I disliked Cozumel with a passion, and my shoulders rose an inch. Warning bells bounced around my brain.
I knew this was going to be a place that drained my soul from me as I skirted around obnoxious touts selling ridiculously priced tours – 14 people on a small boat – COVID restrictions relaxed, breeding grounds, small talk, and lots of beer.
We stepped foot on the island, and horror descended on me.
Cruise ships were throwing up their passengers in Hawaiian print shirts with bellies that overflowed their pant tops as they headed to Hooters or Señor Frog’s, and The Hard Rock Cafe for watered-down margaritas and chips gouging out from the fake guacamole bowl.
We were here for 6 long days. We had read blogs, seen bright cheerful pictures.
But the reality washed over me, and I cringed.
My mind sunk by the minute. I hit Glenn with my abruptness and scorn, becoming a miserable being for him to deal with.
I am not one who keeps things inside.
There was only one event that brought some joy to the days.
We drove a funky buggy around the island and check out its Instagram “famed” beaches. Without doors and having to be scooted into, this buggy put romance in the equation. We were on some dirt roads, hallelujah! Memories filtered through. I felt myself again – for an afternoon. I felt intrepid.
Instagram is not truthful. We saw no single palm trees on a pristine beach to climb and sit upon the trunk, watching the sun sink and having the photo taken.
I wanted off the island.
I grabbed my camera each day and beamed myself into photographer mode. That is how I coped. Searching the streets and buildings for murals and electric meters, developing a photo essay for down the road. The electric meters of Mexico are characters in a play, surrounded by beauty or chaos. It is how I got through our days.
There is always focus in stories. See a place as having a story to tell and there is some saving going on.
Days later, brightness. The taxi came to return us to the ferry, which took us back to the mainland, where we grabbed a taxi to the Cancun airport, boarded our plane, and awaited take-off.
It is not that we won’t go back to parts of the Yucatan. But we will be more selective. Our three travel months in Southern Mexico are reconnaissance and sussing out, giving stars, ticking boxes. We tick Bacalar.
After two flights and another taxi, I reached my urgent care facility – Brisas de Zicatela.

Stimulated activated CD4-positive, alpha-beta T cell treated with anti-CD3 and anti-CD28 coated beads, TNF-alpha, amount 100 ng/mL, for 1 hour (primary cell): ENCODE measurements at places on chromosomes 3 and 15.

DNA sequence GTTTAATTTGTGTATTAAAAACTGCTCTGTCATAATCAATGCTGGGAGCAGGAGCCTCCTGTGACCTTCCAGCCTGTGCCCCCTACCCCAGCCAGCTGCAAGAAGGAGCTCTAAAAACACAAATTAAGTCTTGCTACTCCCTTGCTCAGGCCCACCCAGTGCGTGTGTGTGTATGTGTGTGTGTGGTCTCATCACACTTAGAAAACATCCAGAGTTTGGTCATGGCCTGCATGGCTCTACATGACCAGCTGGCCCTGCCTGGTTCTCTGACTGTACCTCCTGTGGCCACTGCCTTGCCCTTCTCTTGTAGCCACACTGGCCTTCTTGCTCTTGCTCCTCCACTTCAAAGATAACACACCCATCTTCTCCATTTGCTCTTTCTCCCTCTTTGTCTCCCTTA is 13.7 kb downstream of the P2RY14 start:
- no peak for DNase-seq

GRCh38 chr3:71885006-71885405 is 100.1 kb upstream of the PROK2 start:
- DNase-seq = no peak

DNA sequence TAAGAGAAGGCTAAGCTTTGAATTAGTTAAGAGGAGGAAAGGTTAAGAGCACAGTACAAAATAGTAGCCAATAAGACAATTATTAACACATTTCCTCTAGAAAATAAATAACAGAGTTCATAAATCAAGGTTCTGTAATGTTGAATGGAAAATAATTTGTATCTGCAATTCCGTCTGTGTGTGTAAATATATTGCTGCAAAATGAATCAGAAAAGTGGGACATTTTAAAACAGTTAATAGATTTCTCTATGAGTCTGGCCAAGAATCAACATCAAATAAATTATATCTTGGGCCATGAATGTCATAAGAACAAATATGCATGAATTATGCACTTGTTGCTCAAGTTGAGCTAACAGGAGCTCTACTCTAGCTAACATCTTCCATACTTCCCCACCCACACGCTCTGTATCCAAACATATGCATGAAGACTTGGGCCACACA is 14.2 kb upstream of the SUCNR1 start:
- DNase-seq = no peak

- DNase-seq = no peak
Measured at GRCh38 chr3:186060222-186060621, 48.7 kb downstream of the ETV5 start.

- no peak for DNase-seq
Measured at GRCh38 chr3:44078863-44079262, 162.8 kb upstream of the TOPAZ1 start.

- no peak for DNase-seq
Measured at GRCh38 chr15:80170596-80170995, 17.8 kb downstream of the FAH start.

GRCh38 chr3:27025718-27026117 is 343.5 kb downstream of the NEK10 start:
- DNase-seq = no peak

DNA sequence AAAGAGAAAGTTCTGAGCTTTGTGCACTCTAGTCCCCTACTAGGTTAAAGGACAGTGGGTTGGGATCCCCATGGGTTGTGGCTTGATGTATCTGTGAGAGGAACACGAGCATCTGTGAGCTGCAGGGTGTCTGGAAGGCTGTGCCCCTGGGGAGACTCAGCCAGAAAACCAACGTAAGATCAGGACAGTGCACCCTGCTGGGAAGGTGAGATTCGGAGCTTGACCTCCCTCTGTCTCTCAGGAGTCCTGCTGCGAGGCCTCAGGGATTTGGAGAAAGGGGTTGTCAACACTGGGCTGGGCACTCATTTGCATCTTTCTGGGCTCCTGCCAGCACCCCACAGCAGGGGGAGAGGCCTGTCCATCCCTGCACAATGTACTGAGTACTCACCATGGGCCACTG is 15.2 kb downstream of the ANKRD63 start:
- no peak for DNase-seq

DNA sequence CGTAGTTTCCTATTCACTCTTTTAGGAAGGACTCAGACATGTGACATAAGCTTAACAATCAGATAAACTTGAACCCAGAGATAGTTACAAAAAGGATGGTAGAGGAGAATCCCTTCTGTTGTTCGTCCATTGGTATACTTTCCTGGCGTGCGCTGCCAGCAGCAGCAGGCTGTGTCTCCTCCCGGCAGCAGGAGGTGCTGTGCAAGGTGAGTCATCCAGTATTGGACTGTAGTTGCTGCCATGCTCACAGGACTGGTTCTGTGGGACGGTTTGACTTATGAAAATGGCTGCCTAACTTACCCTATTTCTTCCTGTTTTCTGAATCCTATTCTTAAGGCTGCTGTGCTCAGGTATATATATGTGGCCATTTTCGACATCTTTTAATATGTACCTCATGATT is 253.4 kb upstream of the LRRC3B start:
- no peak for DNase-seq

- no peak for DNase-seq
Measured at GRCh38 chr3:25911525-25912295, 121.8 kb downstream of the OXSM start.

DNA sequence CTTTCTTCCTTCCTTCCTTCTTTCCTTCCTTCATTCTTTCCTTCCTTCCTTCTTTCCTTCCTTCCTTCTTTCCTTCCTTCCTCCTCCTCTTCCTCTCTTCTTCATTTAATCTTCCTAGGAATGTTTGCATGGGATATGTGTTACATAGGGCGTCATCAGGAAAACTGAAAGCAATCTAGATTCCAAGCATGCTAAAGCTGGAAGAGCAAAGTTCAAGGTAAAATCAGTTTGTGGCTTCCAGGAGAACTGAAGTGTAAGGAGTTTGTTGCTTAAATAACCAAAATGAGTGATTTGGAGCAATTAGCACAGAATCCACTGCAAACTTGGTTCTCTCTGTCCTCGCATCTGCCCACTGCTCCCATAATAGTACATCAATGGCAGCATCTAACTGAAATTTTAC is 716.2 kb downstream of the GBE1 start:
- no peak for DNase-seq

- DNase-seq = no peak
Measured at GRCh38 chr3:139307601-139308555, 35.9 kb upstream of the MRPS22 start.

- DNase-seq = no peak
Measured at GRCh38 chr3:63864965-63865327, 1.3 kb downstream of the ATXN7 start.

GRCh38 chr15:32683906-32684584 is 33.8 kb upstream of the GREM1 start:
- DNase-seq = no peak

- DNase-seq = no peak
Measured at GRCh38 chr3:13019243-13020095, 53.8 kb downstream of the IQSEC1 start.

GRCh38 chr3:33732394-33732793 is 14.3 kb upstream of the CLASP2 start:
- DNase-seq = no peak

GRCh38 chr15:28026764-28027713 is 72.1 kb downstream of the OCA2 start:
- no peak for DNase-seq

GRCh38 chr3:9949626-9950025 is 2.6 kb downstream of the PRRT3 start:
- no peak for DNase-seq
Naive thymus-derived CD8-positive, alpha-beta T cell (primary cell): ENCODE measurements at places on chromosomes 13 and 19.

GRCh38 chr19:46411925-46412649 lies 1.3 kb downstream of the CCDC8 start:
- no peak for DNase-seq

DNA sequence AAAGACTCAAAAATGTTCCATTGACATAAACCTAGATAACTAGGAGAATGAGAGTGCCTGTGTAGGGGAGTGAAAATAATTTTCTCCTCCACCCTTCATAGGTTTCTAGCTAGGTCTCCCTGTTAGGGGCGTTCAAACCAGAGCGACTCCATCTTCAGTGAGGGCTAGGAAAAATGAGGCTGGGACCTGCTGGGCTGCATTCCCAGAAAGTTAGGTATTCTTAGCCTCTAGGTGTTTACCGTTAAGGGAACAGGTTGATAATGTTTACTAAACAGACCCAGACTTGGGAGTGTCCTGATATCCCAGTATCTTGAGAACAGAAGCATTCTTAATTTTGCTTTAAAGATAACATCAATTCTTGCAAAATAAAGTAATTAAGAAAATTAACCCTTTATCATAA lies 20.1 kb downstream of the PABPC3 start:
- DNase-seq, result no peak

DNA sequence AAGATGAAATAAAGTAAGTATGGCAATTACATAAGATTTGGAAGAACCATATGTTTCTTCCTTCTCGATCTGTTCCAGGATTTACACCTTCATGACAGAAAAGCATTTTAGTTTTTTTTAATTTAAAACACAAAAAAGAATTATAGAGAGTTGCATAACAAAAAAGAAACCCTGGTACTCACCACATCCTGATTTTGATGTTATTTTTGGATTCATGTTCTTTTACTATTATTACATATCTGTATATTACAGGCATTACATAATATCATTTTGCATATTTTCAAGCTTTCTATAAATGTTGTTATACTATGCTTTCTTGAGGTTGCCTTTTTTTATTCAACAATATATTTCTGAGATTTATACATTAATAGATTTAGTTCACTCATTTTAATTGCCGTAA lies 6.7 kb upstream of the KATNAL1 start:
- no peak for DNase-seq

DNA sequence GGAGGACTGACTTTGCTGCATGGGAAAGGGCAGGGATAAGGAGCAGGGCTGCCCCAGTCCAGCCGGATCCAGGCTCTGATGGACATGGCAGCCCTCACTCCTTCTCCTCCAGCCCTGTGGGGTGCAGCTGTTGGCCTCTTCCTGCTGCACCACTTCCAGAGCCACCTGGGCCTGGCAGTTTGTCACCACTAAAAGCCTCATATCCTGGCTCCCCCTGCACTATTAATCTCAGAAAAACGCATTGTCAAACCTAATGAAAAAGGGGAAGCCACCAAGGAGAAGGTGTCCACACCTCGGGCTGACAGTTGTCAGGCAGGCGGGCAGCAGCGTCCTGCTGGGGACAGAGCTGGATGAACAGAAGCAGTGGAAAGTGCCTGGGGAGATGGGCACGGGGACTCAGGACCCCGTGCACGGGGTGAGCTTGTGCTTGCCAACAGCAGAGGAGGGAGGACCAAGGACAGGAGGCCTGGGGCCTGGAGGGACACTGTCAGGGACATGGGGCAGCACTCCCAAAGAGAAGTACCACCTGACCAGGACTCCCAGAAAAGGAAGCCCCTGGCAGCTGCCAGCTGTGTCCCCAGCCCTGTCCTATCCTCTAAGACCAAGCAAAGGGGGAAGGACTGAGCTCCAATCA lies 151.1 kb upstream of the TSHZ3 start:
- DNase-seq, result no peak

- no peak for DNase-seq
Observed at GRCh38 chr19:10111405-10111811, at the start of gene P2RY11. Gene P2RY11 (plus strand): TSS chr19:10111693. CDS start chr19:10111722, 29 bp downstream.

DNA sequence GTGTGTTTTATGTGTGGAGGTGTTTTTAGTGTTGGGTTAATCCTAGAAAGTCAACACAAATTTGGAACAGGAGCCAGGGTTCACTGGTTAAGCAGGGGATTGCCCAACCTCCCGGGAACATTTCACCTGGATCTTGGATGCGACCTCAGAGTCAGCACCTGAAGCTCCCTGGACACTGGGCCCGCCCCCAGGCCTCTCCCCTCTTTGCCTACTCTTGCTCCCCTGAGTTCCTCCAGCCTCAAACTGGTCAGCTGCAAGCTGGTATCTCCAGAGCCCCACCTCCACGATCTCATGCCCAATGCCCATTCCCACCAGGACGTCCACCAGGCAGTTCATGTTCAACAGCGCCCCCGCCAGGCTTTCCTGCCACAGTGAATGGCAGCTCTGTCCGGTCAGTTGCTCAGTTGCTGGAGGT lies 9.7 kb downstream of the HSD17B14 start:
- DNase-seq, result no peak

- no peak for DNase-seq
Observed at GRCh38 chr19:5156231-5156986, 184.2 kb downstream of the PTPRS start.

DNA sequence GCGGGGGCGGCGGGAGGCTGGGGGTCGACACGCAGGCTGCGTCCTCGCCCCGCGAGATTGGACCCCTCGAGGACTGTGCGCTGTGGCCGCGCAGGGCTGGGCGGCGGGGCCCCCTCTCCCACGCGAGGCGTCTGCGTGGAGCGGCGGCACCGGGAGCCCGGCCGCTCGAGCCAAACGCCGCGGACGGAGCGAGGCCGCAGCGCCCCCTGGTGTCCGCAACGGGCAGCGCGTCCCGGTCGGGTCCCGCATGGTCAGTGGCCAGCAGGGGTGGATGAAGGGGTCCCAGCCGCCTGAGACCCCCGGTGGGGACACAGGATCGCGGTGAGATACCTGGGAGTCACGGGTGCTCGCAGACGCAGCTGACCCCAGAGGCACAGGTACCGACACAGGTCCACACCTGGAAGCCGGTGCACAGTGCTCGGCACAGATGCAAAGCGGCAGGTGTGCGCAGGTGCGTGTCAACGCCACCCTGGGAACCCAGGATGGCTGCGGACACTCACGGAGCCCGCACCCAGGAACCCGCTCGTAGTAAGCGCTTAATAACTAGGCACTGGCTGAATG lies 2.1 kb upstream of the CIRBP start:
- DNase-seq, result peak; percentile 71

On the way to town, we cruised past Mexico as we know it. Rough edges, warm people.
We bounced on the dirt roads to our Airbnb. I smelled dirt in the air. And I breathed deep.
Our “home” for the week – a rooftop! That’s right – our Airbnb is a boho roof with a separate bedroom sporting windows on three sides that we leave open and keep the fans on.
The roof sports a nice sized kitchen table and chairs, a huge turquoise bean bag, and a bright daybed in the very front covered with an awning. There is a small kitchenette with a fridge for our wine and coffee – essentials. They conveniently placed it between the living area and the bedroom. We don’t have far to fill up a glass. And the splendid sunsets each night deserve a toast or two with my soul mate and amour.
Sauntering out to dinner on our first night, we eased into a bit of a time warp. Were we in South East Asia? Goa, India? The atmosphere triggered memories.
Was that pot in the midst of ginger? We floated through hazes. Everyone was mellow, stoned or not.
I have fashion envy. Laid-back beaches bring out the cutest of togs. Floaty long dresses, sans backs (nope, my back still looks like a hilly landscape, but I love looking), thong bikinis (that is a no too), Indian prints, wrapped skirts with skimpy tops, and NO shoes.
I love this! We love this.
How can you not feel inhibitions drift away?
We chose a Peruvian restaurant that night, dirt floors, bare feet waitstaff, dogs in slumber, yummy food, ginger, damn fun music – yes, I chair danced; people kept turning towards me, bewildered? I didn’t care. Chair dancing is liberating!
This whole little town is liberating.
Music sets the mood, color, and sound of the surf, accompanies nicely. It is a sensory concert.
Don’t worry if you are over the medium age of probably thirty. Brisas made us shed some layers.
Since we moved to Mexico, we have been ridding ourselves of them. We shed our skin repeatedly to allow for further growth. Peeling layers that don’t fit. Like a lizard, they come away in pieces. All growth is not automatic.
Glenn shed some of his inhibitions – he didn’t wear a shirt most of the week. There were times he let the slight breeze envelope his whole body – the rooftop was “secluded.”
Now that is a statement on relaxation.
That is Brisas de Zicatela.
For more details and information for Brisas de Zicatela and its surroundings check out Trip Advisor, but don’t let it dictate, explore a bit.